(ATTN: UPDATES with comments from dead official's brother in last 5 paras; ADDS photo)
SEOUL, Sept. 29 (Yonhap) -- The Korea Coast Guard said Tuesday that the South Korean fisheries official shot to death by the North Korean military at sea last week was trying to defect to the North.
The Coast Guard reached the conclusion based on the intelligence retrieved from the military, the analysis of the tidal current on the day of the incident and other circumstantial evidence.
"The official was wearing a life jacket and hanging onto a floating object when he was spotted by the North," said Yoon Seong-hyun, chief of the investigation team, during a briefing to announce its midway investigation results.
"Also North Korea knew the official's personal details, such as his name, age and hometown."
The team also analyzed the direction of the tidal current on Sept. 21 when he went missing and concluded that he couldn't have reached where he was found unless he swam to get there.
Yoon said an accident or a suicide was considered very unlikely, although the investigation team did not rule out such scenarios.
The team concluded that a pair of slippers found on the deck of the government ship monitoring fishing boats belonged to the 47-year-old official, which were sent to the National Forensic Service for more analysis.
It was not clear whether he wore a life jacket on the ship, but his co-worker testified that he did not put on one in the steering house. The official also talked to his son via his cell phone just before he started the night shift at midnight on Sept. 20, which became his last phone conversation.
The team also analyzed the ship's closed circuit TV footage, 731 clips in total, but could not find any important information about the man, who is believed to have gone missing between 2 a.m. and 11:30 p.m. on Sept. 21.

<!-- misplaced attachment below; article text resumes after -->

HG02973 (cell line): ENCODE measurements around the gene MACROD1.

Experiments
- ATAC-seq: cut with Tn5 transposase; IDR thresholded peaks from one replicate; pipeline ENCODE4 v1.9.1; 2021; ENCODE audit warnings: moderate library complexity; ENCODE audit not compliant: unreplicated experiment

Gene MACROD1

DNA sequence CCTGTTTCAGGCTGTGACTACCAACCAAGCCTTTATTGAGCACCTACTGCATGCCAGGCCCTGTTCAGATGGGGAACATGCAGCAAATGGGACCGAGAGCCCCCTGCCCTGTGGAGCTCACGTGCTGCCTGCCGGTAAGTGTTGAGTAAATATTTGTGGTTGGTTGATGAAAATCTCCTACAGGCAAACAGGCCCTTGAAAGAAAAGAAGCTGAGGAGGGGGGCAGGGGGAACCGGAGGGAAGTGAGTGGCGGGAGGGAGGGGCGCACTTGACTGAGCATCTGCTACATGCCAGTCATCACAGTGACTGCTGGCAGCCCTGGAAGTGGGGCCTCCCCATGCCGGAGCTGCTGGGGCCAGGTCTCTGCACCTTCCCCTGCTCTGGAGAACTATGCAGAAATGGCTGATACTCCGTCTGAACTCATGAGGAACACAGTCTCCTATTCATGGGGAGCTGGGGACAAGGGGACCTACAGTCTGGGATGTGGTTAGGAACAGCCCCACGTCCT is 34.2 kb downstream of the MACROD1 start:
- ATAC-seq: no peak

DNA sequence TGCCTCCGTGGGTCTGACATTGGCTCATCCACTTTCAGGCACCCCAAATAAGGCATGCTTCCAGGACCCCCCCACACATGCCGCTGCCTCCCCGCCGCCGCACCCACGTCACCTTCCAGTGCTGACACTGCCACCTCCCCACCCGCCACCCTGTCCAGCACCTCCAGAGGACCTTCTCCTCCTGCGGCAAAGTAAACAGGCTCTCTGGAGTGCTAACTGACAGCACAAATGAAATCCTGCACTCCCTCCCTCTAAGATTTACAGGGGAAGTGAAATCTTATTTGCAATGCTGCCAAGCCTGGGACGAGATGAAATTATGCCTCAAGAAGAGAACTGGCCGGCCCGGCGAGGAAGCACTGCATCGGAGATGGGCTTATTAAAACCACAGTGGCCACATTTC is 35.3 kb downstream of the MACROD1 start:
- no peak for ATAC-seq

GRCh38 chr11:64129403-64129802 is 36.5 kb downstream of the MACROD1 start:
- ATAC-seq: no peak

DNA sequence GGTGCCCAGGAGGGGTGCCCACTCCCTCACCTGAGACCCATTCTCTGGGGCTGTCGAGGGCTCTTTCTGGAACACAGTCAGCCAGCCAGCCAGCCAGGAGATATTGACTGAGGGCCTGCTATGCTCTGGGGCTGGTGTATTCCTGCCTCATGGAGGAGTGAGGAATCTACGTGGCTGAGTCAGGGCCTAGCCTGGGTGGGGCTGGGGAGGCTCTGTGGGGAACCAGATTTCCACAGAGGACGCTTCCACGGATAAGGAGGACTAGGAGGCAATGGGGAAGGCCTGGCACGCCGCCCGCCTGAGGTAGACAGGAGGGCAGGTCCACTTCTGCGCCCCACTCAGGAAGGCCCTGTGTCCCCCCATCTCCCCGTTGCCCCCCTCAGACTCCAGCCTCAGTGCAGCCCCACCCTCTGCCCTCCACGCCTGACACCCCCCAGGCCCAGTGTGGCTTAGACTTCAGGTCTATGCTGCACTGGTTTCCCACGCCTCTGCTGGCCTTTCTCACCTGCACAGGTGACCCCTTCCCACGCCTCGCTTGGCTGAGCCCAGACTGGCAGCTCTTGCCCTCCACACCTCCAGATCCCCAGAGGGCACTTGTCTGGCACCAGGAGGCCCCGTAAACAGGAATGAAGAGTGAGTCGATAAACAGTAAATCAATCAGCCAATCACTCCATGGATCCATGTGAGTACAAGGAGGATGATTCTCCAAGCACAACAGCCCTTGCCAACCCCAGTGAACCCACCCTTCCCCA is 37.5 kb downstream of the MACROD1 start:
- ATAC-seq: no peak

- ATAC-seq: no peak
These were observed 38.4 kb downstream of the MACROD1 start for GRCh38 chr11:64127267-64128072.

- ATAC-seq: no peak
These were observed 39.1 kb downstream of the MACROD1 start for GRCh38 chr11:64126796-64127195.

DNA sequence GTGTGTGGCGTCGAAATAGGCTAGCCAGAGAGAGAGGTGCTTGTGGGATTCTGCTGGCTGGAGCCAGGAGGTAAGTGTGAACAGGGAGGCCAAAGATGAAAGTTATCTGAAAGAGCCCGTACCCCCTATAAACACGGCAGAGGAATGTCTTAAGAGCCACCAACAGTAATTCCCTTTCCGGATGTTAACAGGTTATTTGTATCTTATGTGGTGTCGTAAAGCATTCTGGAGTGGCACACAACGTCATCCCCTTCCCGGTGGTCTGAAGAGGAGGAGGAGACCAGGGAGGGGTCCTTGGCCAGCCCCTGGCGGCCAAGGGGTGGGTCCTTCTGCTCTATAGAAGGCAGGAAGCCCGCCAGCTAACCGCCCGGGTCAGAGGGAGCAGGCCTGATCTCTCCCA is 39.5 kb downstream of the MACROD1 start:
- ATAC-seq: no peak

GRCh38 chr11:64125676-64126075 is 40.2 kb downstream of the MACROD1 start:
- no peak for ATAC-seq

"Based on the investigation so far, we believe that he intended to defect to the North," Yoon said, adding that he "knew the waters around Yeonpyeong Island well," an island in the front-line areas near the Northern Limit Line (NLL), the de facto inter-Korean sea border, where the official went missing.
Yoon also said the dead official had debt worth around 330 million won (US$282,000), of which 268 million won came from online gambling, adding that his financial troubles were not a decisive factor in the coast guard's conclusion that he sought defection.
But his family strongly refuted the Coast Guard's explanations about the incident.
Lee Rae-jin, the older brother of the official, criticized the agency for what he called a "unilateral" conclusion during a press conference with foreign correspondents at the Foreign Correspondents' Club (FCC) in Seoul in the afternoon.
"What did the government do when my brother went missing and was drifting to North Korea's waters while on duty?" he asked. "There were golden hours sufficient to prevent the incident from happening."
He said he was unaware of his brother's financial problems and strongly denied the possibility of defection, citing his "patriotic" brother's 8-year maritime career.
He also asked North Korean leader Kim Jong-un to "return" the body of his brother.
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